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Roger H. Unger, M.D.; Joseph W. Davidson Jr., M.D.
JAMA. 1956;162(5):447-453. doi:10.1001/jama.1956.02970220011004.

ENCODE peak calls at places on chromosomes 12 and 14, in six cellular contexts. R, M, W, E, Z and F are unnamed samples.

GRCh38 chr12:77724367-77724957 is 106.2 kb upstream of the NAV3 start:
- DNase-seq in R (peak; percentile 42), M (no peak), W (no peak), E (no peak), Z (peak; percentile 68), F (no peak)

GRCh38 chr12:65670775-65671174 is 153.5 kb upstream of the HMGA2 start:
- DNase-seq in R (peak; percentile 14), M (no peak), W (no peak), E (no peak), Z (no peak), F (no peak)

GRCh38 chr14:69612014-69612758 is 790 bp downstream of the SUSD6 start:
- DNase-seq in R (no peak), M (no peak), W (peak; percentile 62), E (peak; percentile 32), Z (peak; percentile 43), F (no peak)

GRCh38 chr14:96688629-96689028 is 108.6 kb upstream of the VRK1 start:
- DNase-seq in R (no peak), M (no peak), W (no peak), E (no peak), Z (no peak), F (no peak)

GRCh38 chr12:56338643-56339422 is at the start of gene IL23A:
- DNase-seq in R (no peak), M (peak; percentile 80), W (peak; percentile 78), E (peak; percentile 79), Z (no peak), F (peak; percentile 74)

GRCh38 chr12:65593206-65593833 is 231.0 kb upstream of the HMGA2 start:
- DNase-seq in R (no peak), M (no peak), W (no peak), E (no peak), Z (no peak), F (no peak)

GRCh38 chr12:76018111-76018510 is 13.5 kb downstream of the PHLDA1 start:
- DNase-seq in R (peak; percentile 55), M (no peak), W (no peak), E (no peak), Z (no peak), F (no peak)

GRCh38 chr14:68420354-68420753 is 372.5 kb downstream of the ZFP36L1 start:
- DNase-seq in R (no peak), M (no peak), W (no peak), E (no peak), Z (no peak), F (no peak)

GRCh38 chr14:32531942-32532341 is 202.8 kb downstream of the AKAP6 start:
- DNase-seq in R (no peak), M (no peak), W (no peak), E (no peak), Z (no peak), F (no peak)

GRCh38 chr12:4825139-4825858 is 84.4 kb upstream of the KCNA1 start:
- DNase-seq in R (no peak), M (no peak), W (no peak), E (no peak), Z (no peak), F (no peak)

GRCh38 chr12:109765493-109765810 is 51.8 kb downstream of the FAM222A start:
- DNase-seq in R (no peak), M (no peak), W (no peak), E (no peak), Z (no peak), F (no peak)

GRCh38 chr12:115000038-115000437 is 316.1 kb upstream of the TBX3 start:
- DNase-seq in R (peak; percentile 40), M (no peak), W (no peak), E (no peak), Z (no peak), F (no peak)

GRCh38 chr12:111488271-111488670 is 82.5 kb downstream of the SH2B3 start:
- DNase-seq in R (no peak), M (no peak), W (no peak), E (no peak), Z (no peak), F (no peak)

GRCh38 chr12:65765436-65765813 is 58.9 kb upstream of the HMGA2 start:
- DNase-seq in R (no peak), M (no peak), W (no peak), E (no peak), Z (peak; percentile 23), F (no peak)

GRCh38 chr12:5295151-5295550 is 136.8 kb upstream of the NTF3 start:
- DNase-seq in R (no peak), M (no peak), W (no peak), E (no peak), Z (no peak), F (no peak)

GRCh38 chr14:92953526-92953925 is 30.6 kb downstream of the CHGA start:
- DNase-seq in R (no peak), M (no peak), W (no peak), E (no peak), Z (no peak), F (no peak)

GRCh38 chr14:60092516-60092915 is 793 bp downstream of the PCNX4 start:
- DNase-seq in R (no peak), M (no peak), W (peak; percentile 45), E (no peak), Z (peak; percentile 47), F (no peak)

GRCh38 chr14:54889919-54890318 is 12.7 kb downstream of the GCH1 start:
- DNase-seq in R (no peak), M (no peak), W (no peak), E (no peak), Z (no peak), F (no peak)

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• Tolbutamide, an aryl sulfonylurea closely related to carbutamide, was used in the treatment of 18 diabetic patients. Three were patients with diabetes of the severe labile type in whom insulin shock and ketosis were never far apart; six had moderately severe stable adult diabetes in which insulin had been required for adequate control; six had mild stable adult diabetes that could be adequately controlled by carbohydrate restriction without insulin; three had very mild adult diabetes. After a sevenday control period to establish base lines, the daily administration of tolbutamide was begun. The usual starting dose was 3 gm. by mouth as a 2% solution of tolbutamide in 0.5 % sodium bicarbinate solution. The patients with labile diabetes receiving insulin did not benefit from tolbutamide in large doses, and profound hypoglycemic shock was encountered in one. The best results were seen among the 12 patients who had stable diabetes requiring treatment of some sort; in 7 of these, the daily oral administration of tolbutamide in doses of 3 to 6 gm. per day diminished fasting hyperglycemia and suppressed glycosuria, but only one of the 7 had been in the group previously requiring insulin for adequate control of diabetes.


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